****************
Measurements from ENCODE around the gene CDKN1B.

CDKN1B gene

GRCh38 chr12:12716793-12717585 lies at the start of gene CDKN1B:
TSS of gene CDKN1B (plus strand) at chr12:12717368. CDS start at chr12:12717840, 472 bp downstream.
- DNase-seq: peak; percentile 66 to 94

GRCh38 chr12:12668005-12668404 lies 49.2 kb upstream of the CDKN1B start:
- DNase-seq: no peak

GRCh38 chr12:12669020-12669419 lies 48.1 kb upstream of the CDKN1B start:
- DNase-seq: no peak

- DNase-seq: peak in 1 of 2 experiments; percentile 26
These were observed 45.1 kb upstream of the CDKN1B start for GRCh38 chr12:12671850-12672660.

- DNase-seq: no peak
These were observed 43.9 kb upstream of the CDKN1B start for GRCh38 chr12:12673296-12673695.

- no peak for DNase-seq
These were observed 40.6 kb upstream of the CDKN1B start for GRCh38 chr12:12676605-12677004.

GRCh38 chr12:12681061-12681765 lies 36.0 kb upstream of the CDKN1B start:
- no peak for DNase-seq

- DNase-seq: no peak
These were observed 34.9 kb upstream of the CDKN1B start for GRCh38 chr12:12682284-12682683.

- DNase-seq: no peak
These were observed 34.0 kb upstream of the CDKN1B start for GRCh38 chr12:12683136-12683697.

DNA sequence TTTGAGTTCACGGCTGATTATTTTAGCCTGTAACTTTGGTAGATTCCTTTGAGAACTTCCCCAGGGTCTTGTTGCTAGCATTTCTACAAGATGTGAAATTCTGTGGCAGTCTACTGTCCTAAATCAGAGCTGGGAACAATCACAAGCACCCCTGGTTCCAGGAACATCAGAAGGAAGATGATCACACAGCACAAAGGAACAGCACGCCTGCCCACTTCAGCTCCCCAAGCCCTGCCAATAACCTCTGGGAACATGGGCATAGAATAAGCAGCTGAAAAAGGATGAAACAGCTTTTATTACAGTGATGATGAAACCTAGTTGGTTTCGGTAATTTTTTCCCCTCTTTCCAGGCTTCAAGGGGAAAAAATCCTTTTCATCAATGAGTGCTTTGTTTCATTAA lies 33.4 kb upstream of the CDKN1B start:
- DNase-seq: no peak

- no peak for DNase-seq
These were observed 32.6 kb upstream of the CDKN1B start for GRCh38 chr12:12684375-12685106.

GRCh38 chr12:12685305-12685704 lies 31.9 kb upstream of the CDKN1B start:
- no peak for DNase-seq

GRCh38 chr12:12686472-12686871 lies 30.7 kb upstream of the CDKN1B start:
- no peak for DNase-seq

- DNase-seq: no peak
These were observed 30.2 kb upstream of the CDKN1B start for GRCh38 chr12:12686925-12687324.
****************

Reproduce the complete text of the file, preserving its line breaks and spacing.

Measurements from ENCODE around the gene CDKN1B.

CDKN1B gene

GRCh38 chr12:12716793-12717585 lies at the start of gene CDKN1B:
TSS of gene CDKN1B (plus strand) at chr12:12717368. CDS start at chr12:12717840, 472 bp downstream.
- DNase-seq: peak; percentile 66 to 94

GRCh38 chr12:12668005-12668404 lies 49.2 kb upstream of the CDKN1B start:
- DNase-seq: no peak

GRCh38 chr12:12669020-12669419 lies 48.1 kb upstream of the CDKN1B start:
- DNase-seq: no peak

- DNase-seq: peak in 1 of 2 experiments; percentile 26
These were observed 45.1 kb upstream of the CDKN1B start for GRCh38 chr12:12671850-12672660.

- DNase-seq: no peak
These were observed 43.9 kb upstream of the CDKN1B start for GRCh38 chr12:12673296-12673695.

- no peak for DNase-seq
These were observed 40.6 kb upstream of the CDKN1B start for GRCh38 chr12:12676605-12677004.

GRCh38 chr12:12681061-12681765 lies 36.0 kb upstream of the CDKN1B start:
- no peak for DNase-seq

- DNase-seq: no peak
These were observed 34.9 kb upstream of the CDKN1B start for GRCh38 chr12:12682284-12682683.

- DNase-seq: no peak
These were observed 34.0 kb upstream of the CDKN1B start for GRCh38 chr12:12683136-12683697.

DNA sequence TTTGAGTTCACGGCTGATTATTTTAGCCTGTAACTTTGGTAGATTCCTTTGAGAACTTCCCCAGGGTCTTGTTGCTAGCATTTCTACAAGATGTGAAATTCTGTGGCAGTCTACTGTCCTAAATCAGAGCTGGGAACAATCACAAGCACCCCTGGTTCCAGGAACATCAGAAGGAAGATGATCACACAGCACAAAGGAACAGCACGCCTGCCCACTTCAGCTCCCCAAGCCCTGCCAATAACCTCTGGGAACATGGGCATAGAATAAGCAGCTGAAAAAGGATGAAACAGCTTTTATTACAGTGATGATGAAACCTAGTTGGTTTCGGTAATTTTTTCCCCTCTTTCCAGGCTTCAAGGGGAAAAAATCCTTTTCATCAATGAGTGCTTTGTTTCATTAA lies 33.4 kb upstream of the CDKN1B start:
- DNase-seq: no peak

- no peak for DNase-seq
These were observed 32.6 kb upstream of the CDKN1B start for GRCh38 chr12:12684375-12685106.

GRCh38 chr12:12685305-12685704 lies 31.9 kb upstream of the CDKN1B start:
- no peak for DNase-seq

GRCh38 chr12:12686472-12686871 lies 30.7 kb upstream of the CDKN1B start:
- no peak for DNase-seq

- DNase-seq: no peak
These were observed 30.2 kb upstream of the CDKN1B start for GRCh38 chr12:12686925-12687324.